After finding a way out of the Dreamliner fiasco, Boeing (NYSE:BA) is back in the news for all the right reasons. The aircraft manufacturer announced it will speed up production on the long-awaited — and previously grounded — Dreamliner 787 jets by the end of the year, potentially exceeding their original estimates for 2013.
Reuters reported that the Washington-based aircraft giant could produce more than 80 Dreamliner planes by the end of 2013, a considerable leap from the 60 that were expected, by hitting a pace of 10 planes per month later on in the year. The company’s current pace of seven planes per month also marks an increase from the production standard set earlier this year.
This news puts Boeing in a strong position for the fourth quarter of 2013. Between bad press over the failure of the lithium batteries in Dreamliner planes and the expense of compensating several airlines for their subsequent grounding, Boeing experienced very rocky times earlier this year. However, the company responded swiftly with a fix for the battery issue and succeeded in getting its planes back in the air, despite the objections of observers concerned about their safety standards…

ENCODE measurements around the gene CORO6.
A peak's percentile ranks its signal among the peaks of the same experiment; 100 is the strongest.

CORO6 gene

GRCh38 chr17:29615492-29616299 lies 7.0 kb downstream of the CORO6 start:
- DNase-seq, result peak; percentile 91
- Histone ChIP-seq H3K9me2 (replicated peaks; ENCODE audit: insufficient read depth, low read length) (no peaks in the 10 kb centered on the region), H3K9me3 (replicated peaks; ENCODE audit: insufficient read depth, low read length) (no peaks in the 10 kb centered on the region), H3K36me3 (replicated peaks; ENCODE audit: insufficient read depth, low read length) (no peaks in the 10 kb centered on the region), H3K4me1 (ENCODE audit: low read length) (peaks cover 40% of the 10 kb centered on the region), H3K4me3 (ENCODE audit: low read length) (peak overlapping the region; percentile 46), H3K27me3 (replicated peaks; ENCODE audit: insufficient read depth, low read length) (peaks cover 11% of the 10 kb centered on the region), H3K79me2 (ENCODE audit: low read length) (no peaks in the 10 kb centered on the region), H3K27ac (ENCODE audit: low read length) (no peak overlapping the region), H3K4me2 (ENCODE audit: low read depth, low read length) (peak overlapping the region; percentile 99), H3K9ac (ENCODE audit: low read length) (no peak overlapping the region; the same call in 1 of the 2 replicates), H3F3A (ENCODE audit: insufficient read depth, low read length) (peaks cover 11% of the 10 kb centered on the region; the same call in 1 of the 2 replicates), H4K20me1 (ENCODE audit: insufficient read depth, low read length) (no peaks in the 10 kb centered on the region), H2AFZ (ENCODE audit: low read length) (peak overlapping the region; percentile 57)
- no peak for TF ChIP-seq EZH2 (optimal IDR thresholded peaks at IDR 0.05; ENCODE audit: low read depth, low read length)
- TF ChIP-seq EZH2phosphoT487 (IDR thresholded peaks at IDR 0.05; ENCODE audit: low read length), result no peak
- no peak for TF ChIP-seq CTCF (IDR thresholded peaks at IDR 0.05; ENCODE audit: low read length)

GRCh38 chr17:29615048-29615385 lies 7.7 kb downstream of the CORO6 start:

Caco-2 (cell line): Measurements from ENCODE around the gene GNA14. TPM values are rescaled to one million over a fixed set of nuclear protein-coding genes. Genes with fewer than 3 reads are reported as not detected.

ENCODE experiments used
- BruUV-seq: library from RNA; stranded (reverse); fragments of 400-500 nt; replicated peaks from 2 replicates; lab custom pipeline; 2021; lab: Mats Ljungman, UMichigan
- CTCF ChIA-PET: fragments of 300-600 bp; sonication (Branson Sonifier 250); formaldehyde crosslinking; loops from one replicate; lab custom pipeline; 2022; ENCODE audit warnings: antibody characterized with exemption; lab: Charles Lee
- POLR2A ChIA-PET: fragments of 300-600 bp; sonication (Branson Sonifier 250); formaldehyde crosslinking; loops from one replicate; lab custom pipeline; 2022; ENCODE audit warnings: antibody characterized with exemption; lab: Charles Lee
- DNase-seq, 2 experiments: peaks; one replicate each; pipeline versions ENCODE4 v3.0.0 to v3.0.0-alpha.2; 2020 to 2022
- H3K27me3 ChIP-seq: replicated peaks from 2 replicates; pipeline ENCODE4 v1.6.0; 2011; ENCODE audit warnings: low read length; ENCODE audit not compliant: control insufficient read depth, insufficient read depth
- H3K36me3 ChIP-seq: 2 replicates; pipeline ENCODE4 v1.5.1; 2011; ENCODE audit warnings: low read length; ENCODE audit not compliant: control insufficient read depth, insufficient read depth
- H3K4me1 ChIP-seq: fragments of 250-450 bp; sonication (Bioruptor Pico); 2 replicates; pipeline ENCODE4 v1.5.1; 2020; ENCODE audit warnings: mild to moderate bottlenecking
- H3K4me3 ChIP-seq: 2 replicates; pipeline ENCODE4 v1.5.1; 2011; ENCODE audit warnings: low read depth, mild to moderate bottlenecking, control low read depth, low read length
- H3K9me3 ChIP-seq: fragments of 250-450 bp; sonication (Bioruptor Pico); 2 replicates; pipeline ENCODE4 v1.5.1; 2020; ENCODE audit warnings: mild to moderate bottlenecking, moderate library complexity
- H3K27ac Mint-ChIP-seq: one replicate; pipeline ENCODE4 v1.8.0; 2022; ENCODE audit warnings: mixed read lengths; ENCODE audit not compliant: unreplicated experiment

More complications from the batteries installed in Dreamliner planes could arise in the future, which would force the company to scale back production, yet for now Boeing is confident its solution to the battery issue will stand. There is a significant backlog of orders for many Boeing planes that will keep the company busy for most of the decade. While that guaranteed income is excellent news, it could prevent Boeing from scoring new contracts from customers who need planes sooner.
Boeing stock is at the moment trading at its highest point in five years, but that isn’t stopping some investors from believing it can go beyond its current price of $94.45. Analysts from Societe Generale upgraded Boeing stock to “hold” from a “sell” rating this morning, following the string of good news on the Dreamliner planes. If the company can continue to deliver flawless planes at a faster rate of production, few obstacles would stand in Boeing’s way.
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